This week I decided to share a few more pictures from the thin section I wrote about last week. Unfortunately, I can’t give any great detail about what you’re seeing because, quite frankly, I myself am not sure what I’m looking at. Identifying minerals in meteorites is a whole different beast then that of volcanic and metamorphic rocks. To be sure, there is plenty of mafic minerals: mostly olivines and augites. At this point in my work at the meteorite lab, I’m learning more about the visual classification of meteorites. Are there plenty of well defined chondrules and glass? Then you probably have an LL3 (low iron, low metal). No chondrules and a fairly homogenous texture? Chances are it’s an L6, or if someone is feeling courageous, it could possibly be classified as an L7.
The plane light view doesn’t tell us too much, but when we go into the crossed polarized image, a few things become apparent. That interesting wedge really stands out from the rest of the sample. My initial impression of the grey/blue part was that it was some sort of melt that had cooled, kinda of like a glass. The only problem with that assumption was that glass goes black under cross polarized light. Alex Ruzicka, one of the professors that runs the lab, guesses that it could be plagioclase or even a phosphate. I get the feeling it’s something we won’t really know till we’ve done some SEM work on it.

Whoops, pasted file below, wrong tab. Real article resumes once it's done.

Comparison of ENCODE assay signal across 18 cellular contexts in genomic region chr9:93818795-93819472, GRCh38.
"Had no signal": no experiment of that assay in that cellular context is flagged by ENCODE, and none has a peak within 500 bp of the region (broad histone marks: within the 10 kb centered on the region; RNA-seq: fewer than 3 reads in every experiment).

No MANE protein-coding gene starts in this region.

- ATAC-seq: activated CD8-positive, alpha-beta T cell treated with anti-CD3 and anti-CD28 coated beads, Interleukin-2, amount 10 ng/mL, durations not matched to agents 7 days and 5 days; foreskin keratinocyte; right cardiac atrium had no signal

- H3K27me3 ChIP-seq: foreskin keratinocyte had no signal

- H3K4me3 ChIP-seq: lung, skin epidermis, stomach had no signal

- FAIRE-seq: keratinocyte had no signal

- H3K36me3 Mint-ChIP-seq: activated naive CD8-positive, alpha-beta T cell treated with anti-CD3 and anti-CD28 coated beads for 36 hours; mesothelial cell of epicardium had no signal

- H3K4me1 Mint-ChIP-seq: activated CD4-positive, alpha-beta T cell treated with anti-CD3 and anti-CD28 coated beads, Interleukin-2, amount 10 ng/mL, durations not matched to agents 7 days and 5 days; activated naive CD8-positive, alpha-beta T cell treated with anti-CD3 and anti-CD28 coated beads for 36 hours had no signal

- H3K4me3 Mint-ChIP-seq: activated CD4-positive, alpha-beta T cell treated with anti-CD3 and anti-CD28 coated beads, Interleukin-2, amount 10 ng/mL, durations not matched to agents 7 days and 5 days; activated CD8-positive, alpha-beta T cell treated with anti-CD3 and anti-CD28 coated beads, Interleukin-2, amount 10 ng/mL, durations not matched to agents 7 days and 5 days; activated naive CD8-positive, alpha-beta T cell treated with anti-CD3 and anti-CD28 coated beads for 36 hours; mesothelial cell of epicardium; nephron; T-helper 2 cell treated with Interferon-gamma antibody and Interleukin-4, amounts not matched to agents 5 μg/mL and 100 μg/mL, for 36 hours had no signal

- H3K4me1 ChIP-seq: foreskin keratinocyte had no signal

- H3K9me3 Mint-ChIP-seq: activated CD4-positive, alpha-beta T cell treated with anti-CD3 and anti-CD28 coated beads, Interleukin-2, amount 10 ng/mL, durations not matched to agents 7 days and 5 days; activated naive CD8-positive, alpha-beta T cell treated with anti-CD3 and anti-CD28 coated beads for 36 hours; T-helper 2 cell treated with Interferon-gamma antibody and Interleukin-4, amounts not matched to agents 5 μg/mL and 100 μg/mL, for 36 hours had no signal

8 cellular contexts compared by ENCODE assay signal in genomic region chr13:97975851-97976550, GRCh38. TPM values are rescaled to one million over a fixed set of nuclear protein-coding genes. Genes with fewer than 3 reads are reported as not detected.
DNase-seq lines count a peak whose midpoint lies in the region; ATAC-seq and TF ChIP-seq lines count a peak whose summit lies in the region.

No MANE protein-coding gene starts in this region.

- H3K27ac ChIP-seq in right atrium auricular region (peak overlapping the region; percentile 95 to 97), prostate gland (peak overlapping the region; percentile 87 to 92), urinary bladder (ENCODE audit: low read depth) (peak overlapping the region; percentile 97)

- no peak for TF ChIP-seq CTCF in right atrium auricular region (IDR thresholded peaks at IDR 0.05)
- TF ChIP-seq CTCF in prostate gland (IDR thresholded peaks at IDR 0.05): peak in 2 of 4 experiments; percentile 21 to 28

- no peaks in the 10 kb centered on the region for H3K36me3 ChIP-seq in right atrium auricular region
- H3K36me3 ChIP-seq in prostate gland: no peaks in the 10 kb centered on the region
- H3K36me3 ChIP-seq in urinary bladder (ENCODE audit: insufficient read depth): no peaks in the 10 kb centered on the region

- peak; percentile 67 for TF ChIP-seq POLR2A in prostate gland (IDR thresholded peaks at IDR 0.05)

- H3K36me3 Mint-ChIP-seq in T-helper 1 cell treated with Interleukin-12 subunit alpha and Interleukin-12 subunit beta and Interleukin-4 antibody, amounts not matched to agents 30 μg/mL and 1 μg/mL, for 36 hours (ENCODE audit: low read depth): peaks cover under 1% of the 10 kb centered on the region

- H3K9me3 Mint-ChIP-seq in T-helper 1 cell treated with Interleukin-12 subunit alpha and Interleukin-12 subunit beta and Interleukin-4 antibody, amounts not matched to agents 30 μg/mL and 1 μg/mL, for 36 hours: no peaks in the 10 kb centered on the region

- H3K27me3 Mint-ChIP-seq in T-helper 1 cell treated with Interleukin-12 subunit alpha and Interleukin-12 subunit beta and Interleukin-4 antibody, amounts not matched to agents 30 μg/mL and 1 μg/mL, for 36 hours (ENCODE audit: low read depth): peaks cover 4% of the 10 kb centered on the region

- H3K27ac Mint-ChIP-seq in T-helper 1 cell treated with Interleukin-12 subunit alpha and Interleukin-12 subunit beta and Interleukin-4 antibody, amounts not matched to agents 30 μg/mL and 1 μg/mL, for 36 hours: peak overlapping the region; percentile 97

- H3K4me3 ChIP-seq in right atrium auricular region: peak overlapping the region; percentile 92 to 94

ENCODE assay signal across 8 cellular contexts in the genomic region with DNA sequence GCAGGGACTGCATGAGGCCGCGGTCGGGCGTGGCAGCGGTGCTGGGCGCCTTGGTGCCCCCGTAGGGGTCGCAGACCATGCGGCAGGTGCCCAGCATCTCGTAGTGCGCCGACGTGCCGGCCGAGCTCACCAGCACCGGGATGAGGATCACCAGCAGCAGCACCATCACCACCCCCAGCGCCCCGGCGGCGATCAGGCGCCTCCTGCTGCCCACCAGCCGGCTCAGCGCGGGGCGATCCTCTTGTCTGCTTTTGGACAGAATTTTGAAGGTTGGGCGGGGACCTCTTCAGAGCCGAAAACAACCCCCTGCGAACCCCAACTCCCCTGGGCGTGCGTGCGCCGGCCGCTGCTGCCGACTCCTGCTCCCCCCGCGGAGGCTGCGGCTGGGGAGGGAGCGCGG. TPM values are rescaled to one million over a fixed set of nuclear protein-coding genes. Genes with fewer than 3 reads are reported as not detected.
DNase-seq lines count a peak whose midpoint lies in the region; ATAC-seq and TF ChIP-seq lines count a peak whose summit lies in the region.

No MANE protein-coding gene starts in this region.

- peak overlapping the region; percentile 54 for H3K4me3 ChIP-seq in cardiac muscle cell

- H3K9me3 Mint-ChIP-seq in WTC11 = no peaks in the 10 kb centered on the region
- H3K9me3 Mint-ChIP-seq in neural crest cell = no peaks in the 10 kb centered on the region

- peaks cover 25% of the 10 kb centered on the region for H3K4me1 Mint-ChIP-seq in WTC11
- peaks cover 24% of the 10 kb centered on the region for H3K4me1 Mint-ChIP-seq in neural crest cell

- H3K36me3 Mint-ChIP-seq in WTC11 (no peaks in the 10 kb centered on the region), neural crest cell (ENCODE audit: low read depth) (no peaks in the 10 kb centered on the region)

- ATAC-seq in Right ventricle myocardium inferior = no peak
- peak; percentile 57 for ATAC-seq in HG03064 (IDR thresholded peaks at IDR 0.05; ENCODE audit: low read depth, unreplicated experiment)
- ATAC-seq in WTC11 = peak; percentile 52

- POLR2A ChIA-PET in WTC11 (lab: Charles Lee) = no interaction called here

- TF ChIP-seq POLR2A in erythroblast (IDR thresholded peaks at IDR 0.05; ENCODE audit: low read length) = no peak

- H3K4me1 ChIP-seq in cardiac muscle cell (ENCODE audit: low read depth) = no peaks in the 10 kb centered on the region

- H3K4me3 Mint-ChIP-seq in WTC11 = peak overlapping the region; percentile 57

This next image is of the same area, but a higher magnification. Those minerals studded in the grey-blue mass are mafic in origin. My guess is that the minerals with the higher birefringence (the pretty, colorful ones) are olivines and that the large whitish ones are probably a pyroxene.
What I find really fascinating about this meteorite is that it’s brecciated. Each of it’s individual pieces record a different thermal history, and the lack of visible chondrules possibly indicates that each piece has gone through a high of metamorphism. I hope to understand the process more as I continue my lab work and studies.